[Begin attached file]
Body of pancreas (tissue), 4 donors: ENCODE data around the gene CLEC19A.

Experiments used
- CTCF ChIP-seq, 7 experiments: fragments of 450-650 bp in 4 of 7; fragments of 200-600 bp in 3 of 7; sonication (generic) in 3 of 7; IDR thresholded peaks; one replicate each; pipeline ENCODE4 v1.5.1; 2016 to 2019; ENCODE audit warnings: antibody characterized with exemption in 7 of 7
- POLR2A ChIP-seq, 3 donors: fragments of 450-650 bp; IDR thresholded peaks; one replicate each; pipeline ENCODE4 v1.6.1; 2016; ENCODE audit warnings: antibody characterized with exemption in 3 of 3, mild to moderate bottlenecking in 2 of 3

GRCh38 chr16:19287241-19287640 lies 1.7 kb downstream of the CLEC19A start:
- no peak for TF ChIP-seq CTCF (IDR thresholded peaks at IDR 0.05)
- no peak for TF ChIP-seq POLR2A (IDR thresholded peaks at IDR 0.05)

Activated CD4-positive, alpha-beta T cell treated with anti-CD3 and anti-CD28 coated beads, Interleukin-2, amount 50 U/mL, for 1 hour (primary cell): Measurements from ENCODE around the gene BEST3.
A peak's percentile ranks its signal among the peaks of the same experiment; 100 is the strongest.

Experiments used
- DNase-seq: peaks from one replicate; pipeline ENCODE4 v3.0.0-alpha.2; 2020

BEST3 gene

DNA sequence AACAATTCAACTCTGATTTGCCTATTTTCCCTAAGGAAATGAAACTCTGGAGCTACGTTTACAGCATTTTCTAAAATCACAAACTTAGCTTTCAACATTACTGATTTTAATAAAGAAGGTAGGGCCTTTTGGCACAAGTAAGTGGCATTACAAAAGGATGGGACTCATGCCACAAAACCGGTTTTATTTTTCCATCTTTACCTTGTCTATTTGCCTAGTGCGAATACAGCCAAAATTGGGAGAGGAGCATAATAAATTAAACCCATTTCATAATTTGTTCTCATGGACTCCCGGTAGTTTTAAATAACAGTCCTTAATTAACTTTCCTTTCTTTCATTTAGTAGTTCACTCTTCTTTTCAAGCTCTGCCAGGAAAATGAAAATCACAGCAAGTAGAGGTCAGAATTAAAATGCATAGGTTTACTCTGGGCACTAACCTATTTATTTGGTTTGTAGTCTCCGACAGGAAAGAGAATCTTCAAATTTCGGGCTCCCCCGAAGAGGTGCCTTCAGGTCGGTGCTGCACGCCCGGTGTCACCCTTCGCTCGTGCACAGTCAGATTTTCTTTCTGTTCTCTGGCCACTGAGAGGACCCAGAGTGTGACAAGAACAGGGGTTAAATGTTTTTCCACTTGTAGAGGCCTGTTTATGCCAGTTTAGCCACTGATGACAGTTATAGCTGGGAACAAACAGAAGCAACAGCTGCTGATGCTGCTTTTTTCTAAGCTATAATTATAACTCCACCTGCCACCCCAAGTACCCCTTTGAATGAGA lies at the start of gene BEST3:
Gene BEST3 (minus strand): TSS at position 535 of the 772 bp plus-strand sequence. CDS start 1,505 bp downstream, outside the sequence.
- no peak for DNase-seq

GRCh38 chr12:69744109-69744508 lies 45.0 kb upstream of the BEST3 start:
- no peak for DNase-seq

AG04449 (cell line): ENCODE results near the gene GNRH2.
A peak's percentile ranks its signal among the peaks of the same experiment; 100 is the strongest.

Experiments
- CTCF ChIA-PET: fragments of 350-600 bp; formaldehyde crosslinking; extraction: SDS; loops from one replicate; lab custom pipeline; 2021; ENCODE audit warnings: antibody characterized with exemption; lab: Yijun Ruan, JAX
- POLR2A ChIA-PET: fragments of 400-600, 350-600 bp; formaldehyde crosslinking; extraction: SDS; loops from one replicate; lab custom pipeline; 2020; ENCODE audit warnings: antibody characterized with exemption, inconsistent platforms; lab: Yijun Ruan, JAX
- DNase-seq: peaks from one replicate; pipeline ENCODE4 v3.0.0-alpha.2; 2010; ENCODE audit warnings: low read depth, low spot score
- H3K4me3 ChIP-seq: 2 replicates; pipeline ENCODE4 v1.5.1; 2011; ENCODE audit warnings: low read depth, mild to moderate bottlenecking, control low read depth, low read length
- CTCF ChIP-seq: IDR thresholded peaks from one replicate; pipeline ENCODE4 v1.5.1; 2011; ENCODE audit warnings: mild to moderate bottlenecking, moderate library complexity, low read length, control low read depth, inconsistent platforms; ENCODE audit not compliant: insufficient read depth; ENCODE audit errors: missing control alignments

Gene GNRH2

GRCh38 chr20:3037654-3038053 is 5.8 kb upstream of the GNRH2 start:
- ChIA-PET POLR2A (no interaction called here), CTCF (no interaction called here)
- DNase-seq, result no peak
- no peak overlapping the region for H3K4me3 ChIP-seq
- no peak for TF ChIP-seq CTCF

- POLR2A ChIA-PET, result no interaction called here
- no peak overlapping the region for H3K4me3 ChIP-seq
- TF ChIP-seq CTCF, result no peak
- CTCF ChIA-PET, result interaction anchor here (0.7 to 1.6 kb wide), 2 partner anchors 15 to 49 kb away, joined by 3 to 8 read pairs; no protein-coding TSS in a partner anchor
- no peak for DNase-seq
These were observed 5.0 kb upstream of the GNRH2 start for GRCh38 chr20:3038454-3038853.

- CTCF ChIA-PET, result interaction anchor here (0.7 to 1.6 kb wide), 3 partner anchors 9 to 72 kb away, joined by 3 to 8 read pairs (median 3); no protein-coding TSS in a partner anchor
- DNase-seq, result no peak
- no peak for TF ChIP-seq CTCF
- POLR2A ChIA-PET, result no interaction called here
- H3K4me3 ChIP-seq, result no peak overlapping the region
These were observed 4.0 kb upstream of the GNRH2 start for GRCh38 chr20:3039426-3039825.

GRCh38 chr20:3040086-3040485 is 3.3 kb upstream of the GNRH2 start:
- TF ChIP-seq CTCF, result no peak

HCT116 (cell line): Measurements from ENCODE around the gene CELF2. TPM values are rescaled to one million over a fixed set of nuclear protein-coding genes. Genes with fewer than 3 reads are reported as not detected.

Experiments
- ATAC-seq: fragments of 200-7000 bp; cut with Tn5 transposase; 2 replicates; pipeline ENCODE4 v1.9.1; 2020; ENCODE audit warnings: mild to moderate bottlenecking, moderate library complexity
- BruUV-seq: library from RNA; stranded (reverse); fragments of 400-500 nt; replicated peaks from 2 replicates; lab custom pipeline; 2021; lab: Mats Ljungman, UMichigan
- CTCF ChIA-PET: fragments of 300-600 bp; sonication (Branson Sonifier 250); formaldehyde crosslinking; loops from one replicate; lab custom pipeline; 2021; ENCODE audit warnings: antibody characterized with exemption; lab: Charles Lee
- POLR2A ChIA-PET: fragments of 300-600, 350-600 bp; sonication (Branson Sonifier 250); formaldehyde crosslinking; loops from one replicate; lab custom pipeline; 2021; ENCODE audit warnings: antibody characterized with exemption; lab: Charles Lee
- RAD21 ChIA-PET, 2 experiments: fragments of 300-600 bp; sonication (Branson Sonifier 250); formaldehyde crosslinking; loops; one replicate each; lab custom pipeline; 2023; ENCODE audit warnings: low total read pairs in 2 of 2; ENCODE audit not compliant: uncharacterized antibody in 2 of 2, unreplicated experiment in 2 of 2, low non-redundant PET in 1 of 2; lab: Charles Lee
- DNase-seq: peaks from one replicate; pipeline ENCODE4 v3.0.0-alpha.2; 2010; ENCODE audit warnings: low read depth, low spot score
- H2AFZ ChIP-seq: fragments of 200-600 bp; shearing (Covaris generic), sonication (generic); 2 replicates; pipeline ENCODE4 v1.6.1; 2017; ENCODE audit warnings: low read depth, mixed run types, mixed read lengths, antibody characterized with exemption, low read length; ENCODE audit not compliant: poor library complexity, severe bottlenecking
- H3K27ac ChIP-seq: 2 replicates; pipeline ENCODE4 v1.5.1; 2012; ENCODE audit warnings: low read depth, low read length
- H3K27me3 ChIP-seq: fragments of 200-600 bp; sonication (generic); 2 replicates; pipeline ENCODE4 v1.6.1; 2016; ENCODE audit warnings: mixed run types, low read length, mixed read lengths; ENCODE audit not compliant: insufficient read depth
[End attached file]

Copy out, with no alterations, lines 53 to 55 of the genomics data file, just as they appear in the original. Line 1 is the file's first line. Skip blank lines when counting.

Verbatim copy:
- DNase-seq: peaks from one replicate; pipeline ENCODE4 v3.0.0-alpha.2; 2010; ENCODE audit warnings: low read depth, low spot score
- H2AFZ ChIP-seq: fragments of 200-600 bp; shearing (Covaris generic), sonication (generic); 2 replicates; pipeline ENCODE4 v1.6.1; 2017; ENCODE audit warnings: low read depth, mixed run types, mixed read lengths, antibody characterized with exemption, low read length; ENCODE audit not compliant: poor library complexity, severe bottlenecking
- H3K27ac ChIP-seq: 2 replicates; pipeline ENCODE4 v1.5.1; 2012; ENCODE audit warnings: low read depth, low read length